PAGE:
Interestingly, the region was the only New Hampshire market that lost average value, coming n at -2% for the year. The lack of high-end transactions was likely the culprit here. The biggest sales in Rochester and Somersworth, for example, were less than $465,000.


Greater Durham Area


With UNH, Amtrak, top-notch high schools and now the Riverwoods complex, the Greater Durham Area would seem to be positioned well for strong sales activity. But the region straight-lined over the year, producing just one more sale than 2018. The 142 total sales were the least of any market area.

One culprit that has always served to tamp down prices here are high property taxes. Nevertheless, Newmarket saw a healthy 22% jump in sales, while Madbury and Durham both lost ground to the tune of 18%. Appreciation was uneven. Madbury and Newmarket experienced slight declines in median sale price, but Durham and Lee each improved 7%.

Tate and Foss SIR brokered the biggest sale in Newmarket, though Durham saw the region's highest price. That was an impressive $2.445 million for 345 Bay Road, a 9,000sf residence on 17+ acres with 1230 feet of Great Bay frontage. The property had been on the market for four years.

Coming back to earth, Madbury and Durham each had modest median sales prices at $390,000, the region's priciest towns. Durham sellers had to wait 101 days to sell their homes or 151% more than last year. That ties Durham with Newington as the town with the longest DOM. Again, this may all come down in large part to the town tax rate which is $26.80. The rate had been as high as $30.64 in 2017.

Seacoast Lakes Area

The Seacoast Lakes Area offers a relaxed, water-oriented life style in a rural setting. Yet the option to commute to Manchester, the Seacoast or Concord is easily do-able. Infrastructure improvements have been on-going and, coupled with affordability, have made the region increasingly attractive to buyers.

The most obvious proof of all this was a 13% jump in median price, far and away the highest improvement of any market area. Nottingham, where sales volume improved 26%, saw an impressive 27% increase in median sale price-to a still affordable $375,000. In Strafford, sales surged an even more impressive 35% although median prices slipped 2% to $295,000, lowest of the four market towns.

Barrington had the region's most sales-an 8% improvement from 2018. There were no $1 million sales in the region, but each town had a transaction of more than $630,000. The biggest transaction was $709,000 in Strafford, a Tate and Foss SIR sale. For the record, that was a residence on Bow Lake with a dock.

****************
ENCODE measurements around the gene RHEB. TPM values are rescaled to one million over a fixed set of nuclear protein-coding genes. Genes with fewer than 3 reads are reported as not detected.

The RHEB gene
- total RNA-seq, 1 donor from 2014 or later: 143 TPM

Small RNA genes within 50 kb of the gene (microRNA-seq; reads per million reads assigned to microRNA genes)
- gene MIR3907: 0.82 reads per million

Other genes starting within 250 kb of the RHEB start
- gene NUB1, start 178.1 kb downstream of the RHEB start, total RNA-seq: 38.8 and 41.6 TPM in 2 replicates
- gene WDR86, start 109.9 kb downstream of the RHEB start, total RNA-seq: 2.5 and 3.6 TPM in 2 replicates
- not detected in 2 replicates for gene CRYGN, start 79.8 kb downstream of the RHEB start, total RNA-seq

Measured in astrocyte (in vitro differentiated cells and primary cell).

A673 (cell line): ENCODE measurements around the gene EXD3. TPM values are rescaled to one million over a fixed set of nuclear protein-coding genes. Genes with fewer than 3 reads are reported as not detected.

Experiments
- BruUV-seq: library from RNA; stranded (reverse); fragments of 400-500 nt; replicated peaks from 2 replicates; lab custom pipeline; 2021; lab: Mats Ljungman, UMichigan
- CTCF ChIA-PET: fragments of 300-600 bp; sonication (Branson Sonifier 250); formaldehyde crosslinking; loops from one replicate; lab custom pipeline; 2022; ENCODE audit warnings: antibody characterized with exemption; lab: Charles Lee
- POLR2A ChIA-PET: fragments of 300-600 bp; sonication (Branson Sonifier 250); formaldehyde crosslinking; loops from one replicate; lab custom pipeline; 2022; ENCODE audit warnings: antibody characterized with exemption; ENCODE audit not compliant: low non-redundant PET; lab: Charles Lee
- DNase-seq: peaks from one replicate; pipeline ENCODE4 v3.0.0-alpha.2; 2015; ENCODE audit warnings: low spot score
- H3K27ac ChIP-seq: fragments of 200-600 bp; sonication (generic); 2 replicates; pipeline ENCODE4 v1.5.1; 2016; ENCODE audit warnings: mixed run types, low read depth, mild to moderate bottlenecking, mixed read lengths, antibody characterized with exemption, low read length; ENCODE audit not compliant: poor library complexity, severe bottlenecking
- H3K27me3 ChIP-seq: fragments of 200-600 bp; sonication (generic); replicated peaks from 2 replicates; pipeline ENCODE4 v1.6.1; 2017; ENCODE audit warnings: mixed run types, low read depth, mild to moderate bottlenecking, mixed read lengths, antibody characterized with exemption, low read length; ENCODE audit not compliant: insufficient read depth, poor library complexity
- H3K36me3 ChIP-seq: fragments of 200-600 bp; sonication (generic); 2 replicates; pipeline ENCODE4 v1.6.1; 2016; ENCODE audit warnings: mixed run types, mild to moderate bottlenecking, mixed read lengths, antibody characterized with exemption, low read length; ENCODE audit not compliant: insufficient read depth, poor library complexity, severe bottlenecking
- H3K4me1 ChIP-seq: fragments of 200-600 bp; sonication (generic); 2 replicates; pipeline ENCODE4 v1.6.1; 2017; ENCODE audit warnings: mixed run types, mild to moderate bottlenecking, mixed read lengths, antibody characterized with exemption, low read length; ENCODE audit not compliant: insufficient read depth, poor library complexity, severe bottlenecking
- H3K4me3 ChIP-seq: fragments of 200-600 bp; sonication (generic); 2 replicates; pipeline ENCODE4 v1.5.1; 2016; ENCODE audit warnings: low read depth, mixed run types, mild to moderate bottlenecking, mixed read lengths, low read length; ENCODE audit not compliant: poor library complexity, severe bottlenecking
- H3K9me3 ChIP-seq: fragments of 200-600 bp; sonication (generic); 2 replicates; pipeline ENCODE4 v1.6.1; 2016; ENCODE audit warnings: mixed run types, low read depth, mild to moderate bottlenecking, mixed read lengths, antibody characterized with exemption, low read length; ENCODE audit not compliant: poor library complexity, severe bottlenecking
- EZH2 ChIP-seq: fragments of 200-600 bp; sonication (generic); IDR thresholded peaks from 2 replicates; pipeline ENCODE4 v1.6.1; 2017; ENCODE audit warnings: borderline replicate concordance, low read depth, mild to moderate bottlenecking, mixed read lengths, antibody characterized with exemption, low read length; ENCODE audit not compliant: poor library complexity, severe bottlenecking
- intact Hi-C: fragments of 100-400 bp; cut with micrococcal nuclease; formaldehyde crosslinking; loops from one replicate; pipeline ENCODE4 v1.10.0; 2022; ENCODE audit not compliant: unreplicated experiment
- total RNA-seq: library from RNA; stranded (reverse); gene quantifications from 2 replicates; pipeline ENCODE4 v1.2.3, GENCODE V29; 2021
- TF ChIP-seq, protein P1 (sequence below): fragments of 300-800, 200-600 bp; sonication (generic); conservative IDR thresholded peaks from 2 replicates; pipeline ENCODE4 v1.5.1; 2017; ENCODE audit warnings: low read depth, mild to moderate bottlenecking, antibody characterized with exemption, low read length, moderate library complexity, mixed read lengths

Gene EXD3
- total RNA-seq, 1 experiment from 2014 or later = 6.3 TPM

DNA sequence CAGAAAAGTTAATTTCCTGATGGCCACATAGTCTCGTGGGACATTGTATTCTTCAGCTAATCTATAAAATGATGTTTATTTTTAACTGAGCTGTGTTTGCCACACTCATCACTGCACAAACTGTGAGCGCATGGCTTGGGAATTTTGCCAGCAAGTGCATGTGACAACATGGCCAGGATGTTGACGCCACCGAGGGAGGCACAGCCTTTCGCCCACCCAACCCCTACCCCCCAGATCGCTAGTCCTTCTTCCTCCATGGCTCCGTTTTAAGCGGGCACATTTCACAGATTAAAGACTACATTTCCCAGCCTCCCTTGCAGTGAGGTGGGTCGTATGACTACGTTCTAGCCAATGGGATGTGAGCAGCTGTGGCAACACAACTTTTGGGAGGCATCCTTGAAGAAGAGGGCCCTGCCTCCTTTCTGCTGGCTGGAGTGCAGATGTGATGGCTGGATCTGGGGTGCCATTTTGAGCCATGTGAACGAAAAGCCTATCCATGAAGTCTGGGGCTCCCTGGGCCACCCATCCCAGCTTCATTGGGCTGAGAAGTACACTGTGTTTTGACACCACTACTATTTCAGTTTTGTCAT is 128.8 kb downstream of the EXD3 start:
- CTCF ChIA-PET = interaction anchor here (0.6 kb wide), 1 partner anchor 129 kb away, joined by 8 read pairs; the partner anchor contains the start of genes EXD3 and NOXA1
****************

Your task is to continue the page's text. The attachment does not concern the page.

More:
The Lakes Area is a market that bears watching over the months ahead. The region remains a very attractive option for Buyers looking for "quality of living" at an affordable price.

Eliot and the Berwicks

With so much to offer, this rural market area in southern Maine nevertheless struggled to maintain new-found sales momentum from this time last year. The region has outstanding public schools and Berwick Academy, access to great health care, homes in pastoral settings and abundant aquatic recreational activities on the Cocheco, Salmon Falls and Piscataqua Rivers.

Despite all that, homes were taking 114 days to sell, slowest of any market on either side of the Piscataqua. Volume dropped 11%--again topping all markets for biggest decline. Yet median prices still increased 7% to a very affordable $295,000, some $240,000 less than Greater Portsmouth.

There were no million-dollar sales in the region with highest prices coming in somewhere south of $665,000. Berwick, South Berwick and Eliot all sustained double-digit decreases in sales volume with only North Berwick showing a gain-and a substantial one at that: 75%. Not coincidently, North Berwick had the lowest median sale price at $269,950. Eliot prices jumped 11% to a region-high $375,900.

The popular modern buying demographic prefers, as we've said, a downtown with "things to do," great schools and meaningful employment to name a few. All that's missing in this market area is a vibrant downtown space.

Southern York County Coast

Talk about "things to do." Take US Route One north from Kittery to the Kennebunks and its easy to see that this area is exploding. You'll discover a myriad of new businesses, hotels and restaurants all mostly catering to a thriving seasonal market. Here were more sales than any other market.

Wells, anchored by the beach and popular Drake's Island, is perhaps the epicenter of the Southern York County seasonal market. The town recorded 185 sales, most in the region. Kennebunk and York also had triple digit sales, enough to support an historically thriving real estate industry.

There were, of course, million-dollar transactions in every town, including a $3.7 million transaction in Kennebunkport, the largest in the region. The Bushes may be gone, but the median sale price soared here to $810,000-a 47% gain. To be sure, New Castle and Rye Beach had median sale prices that each topped $1 million dollars, the only towns with a higher median. But those numbers were computed on a total of 11 sales between the two towns. There were 23 sales in Kennebunkport, making that quaint little village the region's true playground of the "rich and famous."